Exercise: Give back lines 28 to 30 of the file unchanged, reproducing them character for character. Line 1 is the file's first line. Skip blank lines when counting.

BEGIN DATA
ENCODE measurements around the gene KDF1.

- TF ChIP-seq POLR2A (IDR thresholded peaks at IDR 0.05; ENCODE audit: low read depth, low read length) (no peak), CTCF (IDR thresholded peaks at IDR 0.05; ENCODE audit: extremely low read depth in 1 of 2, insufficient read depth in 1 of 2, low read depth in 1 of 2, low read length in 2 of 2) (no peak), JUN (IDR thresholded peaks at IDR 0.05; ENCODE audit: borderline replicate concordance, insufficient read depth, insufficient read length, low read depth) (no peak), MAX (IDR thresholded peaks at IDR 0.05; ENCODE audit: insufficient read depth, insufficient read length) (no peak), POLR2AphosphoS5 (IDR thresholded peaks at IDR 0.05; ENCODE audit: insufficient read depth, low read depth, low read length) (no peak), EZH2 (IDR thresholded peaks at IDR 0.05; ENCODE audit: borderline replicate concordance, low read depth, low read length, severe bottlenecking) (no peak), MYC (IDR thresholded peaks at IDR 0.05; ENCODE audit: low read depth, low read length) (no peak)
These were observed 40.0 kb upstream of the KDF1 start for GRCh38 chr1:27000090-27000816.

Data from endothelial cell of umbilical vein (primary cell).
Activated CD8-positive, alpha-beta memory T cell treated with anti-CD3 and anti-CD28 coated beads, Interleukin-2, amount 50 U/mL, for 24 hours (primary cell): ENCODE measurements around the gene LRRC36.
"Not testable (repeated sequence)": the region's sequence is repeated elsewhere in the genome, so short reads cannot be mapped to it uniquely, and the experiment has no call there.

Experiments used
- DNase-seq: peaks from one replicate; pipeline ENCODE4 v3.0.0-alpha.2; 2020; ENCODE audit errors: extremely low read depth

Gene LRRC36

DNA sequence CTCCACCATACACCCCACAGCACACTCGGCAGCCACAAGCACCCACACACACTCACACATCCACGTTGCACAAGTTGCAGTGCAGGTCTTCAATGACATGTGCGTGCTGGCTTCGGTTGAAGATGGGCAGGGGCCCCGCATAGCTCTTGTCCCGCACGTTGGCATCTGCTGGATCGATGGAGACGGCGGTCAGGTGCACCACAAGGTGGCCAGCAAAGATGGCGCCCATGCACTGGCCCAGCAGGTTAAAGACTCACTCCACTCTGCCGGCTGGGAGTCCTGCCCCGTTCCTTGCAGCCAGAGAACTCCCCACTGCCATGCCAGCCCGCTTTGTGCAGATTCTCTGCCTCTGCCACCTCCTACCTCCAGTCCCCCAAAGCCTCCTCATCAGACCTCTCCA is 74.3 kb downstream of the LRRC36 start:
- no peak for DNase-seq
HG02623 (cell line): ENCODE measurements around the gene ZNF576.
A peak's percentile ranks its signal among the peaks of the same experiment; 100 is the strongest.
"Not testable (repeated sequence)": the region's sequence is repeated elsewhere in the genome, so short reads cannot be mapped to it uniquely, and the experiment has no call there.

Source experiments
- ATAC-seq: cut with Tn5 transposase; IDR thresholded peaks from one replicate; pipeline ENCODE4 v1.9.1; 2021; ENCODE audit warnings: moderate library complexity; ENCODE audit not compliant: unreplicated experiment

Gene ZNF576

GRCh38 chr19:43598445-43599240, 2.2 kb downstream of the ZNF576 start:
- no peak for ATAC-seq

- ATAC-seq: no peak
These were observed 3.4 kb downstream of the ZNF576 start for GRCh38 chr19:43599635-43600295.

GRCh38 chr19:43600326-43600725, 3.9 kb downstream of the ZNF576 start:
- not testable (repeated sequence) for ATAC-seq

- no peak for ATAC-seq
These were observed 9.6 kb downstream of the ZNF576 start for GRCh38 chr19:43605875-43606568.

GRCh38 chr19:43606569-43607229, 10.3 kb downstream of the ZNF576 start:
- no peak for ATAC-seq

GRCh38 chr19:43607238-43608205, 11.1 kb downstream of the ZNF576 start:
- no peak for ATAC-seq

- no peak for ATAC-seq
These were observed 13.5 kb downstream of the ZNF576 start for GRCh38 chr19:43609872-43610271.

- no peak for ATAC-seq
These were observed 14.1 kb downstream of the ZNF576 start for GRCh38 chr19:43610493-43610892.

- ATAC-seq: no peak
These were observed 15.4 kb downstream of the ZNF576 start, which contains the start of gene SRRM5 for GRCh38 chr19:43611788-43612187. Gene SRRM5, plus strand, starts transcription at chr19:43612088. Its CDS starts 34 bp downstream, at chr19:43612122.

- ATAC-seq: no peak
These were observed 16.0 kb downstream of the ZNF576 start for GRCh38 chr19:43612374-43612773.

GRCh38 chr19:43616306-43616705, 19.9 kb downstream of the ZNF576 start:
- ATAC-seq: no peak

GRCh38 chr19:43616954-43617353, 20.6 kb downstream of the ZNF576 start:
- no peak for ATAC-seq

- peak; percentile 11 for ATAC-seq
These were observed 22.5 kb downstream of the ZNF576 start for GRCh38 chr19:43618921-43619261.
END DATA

GRCh38 chr19:43607238-43608205, 11.1 kb downstream of the ZNF576 start:
- no peak for ATAC-seq

- no peak for ATAC-seq